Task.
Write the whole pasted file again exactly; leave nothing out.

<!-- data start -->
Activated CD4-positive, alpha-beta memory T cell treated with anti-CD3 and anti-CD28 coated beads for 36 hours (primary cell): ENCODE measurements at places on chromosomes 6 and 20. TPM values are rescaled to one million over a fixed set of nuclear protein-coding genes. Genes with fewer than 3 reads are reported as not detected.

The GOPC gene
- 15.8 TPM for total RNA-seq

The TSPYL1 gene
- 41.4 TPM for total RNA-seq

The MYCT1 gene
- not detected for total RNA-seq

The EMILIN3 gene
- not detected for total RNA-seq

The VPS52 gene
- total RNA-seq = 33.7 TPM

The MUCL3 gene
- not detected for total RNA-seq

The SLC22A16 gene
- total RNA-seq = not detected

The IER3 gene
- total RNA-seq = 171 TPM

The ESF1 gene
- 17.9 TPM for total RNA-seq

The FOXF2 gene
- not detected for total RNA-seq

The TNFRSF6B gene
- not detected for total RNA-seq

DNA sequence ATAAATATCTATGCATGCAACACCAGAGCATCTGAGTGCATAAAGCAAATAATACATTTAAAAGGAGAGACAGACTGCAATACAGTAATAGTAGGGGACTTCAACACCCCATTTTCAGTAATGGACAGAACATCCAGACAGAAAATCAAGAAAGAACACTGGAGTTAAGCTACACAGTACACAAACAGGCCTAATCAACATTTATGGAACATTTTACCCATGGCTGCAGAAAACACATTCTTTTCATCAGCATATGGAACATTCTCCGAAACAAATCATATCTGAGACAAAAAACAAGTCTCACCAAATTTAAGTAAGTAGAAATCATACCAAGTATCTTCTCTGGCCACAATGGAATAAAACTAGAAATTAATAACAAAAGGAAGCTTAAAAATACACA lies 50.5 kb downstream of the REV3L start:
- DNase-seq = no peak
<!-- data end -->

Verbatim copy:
Activated CD4-positive, alpha-beta memory T cell treated with anti-CD3 and anti-CD28 coated beads for 36 hours (primary cell): ENCODE measurements at places on chromosomes 6 and 20. TPM values are rescaled to one million over a fixed set of nuclear protein-coding genes. Genes with fewer than 3 reads are reported as not detected.

The GOPC gene
- 15.8 TPM for total RNA-seq

The TSPYL1 gene
- 41.4 TPM for total RNA-seq

The MYCT1 gene
- not detected for total RNA-seq

The EMILIN3 gene
- not detected for total RNA-seq

The VPS52 gene
- total RNA-seq = 33.7 TPM

The MUCL3 gene
- not detected for total RNA-seq

The SLC22A16 gene
- total RNA-seq = not detected

The IER3 gene
- total RNA-seq = 171 TPM

The ESF1 gene
- 17.9 TPM for total RNA-seq

The FOXF2 gene
- not detected for total RNA-seq

The TNFRSF6B gene
- not detected for total RNA-seq

DNA sequence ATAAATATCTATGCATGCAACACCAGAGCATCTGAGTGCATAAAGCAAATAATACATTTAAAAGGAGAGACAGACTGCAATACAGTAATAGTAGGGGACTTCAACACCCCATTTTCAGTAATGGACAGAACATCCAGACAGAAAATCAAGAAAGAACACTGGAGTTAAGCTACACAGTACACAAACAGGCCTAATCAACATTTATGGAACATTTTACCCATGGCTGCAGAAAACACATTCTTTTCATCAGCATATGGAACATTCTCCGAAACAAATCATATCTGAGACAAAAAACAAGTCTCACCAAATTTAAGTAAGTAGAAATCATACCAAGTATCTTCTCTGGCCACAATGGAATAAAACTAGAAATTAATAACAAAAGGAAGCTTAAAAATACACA lies 50.5 kb downstream of the REV3L start:
- DNase-seq = no peak